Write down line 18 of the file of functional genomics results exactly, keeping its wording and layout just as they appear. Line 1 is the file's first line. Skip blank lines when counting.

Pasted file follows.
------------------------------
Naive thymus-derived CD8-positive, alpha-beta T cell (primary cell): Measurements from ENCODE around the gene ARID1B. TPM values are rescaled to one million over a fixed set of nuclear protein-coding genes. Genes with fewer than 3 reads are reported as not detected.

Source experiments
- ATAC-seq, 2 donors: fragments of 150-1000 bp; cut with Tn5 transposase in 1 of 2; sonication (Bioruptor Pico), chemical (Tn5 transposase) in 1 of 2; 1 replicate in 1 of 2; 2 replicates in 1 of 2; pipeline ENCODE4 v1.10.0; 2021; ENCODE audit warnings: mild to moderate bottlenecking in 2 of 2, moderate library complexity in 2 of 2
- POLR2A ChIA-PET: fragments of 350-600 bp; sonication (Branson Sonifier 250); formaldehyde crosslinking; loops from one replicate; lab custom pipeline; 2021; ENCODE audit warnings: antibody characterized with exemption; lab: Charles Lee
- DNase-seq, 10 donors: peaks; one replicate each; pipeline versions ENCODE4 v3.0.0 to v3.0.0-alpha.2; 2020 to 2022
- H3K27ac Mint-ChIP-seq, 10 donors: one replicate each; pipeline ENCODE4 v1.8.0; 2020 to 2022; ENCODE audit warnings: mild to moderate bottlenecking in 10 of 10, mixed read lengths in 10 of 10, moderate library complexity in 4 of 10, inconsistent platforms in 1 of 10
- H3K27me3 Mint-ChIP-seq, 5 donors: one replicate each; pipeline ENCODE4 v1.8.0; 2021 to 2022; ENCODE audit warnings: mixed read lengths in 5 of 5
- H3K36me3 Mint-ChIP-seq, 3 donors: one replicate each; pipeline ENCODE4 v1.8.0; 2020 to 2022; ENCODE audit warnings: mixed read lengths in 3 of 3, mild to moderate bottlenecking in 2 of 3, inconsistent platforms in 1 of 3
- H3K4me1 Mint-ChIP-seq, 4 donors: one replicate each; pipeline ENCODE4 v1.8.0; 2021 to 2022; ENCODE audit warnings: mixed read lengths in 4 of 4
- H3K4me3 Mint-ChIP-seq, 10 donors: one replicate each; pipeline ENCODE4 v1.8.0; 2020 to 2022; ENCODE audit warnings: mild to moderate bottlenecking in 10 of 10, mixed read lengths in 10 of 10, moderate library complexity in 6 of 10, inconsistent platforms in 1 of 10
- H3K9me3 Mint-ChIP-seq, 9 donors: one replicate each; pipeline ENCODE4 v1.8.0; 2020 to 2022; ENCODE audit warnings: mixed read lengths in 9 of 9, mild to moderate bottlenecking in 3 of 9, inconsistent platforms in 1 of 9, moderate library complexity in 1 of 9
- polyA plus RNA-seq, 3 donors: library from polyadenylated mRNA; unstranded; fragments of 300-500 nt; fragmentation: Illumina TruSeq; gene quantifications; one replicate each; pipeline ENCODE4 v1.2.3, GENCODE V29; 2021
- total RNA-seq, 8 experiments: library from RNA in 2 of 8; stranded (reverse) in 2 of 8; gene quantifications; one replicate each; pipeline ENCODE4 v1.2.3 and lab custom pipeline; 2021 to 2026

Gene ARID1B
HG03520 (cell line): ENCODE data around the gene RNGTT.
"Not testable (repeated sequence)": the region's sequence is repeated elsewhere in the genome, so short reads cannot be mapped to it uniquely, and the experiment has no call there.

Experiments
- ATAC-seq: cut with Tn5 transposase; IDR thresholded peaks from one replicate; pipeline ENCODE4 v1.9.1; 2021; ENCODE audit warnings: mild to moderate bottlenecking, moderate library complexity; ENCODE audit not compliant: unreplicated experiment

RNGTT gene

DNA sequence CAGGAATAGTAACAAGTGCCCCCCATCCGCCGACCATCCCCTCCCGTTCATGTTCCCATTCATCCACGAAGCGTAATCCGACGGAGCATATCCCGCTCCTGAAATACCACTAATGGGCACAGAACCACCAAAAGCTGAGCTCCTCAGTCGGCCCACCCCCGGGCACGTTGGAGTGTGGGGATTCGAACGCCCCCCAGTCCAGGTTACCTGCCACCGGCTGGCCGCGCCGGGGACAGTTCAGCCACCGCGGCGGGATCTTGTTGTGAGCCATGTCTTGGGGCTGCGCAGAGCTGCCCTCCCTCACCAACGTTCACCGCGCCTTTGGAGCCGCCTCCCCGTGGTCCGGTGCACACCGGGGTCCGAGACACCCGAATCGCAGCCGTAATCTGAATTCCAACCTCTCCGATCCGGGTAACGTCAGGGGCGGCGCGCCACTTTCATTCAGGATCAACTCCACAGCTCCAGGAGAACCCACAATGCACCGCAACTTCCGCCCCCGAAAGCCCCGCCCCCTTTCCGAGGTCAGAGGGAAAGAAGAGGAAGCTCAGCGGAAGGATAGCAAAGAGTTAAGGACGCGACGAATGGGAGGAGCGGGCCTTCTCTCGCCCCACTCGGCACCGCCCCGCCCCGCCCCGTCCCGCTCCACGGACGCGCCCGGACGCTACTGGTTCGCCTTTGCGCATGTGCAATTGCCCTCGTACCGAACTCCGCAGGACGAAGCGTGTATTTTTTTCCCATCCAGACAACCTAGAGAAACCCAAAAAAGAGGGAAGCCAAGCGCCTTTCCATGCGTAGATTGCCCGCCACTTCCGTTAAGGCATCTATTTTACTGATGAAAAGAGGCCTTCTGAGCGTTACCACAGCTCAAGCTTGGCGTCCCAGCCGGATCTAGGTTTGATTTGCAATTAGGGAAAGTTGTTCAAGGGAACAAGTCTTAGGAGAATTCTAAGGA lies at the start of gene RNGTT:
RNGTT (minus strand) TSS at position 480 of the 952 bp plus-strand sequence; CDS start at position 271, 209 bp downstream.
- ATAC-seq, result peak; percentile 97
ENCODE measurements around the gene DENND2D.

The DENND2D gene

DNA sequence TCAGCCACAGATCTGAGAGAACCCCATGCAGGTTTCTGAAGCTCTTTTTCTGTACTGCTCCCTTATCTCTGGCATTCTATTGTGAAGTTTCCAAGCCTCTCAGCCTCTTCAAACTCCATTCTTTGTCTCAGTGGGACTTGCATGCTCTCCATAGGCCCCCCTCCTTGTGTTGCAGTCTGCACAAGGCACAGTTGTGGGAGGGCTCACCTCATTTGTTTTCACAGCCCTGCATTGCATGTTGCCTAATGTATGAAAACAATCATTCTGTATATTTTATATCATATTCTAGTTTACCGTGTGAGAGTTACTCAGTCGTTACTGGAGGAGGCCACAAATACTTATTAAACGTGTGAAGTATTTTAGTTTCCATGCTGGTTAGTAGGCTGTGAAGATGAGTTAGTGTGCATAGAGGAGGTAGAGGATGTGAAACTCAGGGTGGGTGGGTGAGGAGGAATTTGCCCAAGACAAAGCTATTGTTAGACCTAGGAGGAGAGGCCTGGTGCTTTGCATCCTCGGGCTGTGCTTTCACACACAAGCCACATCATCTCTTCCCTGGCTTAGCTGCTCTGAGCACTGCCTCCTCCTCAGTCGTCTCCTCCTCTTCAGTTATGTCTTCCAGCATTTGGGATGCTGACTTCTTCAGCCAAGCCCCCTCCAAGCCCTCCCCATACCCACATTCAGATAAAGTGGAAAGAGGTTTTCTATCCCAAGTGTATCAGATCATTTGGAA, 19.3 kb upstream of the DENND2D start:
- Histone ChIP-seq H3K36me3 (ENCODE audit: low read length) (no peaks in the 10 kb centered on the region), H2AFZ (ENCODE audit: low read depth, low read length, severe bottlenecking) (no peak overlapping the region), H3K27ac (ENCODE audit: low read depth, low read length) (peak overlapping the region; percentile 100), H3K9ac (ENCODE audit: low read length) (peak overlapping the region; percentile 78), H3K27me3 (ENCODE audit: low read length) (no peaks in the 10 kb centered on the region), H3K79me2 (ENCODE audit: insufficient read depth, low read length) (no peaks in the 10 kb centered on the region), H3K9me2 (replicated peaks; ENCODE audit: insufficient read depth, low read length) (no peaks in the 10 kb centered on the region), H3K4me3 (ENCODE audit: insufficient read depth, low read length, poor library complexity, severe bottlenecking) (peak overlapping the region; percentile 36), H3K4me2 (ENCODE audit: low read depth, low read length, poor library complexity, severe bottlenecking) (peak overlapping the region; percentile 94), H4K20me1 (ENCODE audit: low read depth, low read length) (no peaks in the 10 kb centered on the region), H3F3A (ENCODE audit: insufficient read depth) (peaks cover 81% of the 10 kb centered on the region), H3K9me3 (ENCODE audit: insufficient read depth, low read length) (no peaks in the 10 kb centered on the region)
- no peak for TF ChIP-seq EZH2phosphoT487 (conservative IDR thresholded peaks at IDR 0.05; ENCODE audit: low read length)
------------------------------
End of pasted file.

- ATAC-seq: cut with Tn5 transposase; IDR thresholded peaks from one replicate; pipeline ENCODE4 v1.9.1; 2021; ENCODE audit warnings: mild to moderate bottlenecking, moderate library complexity; ENCODE audit not compliant: unreplicated experiment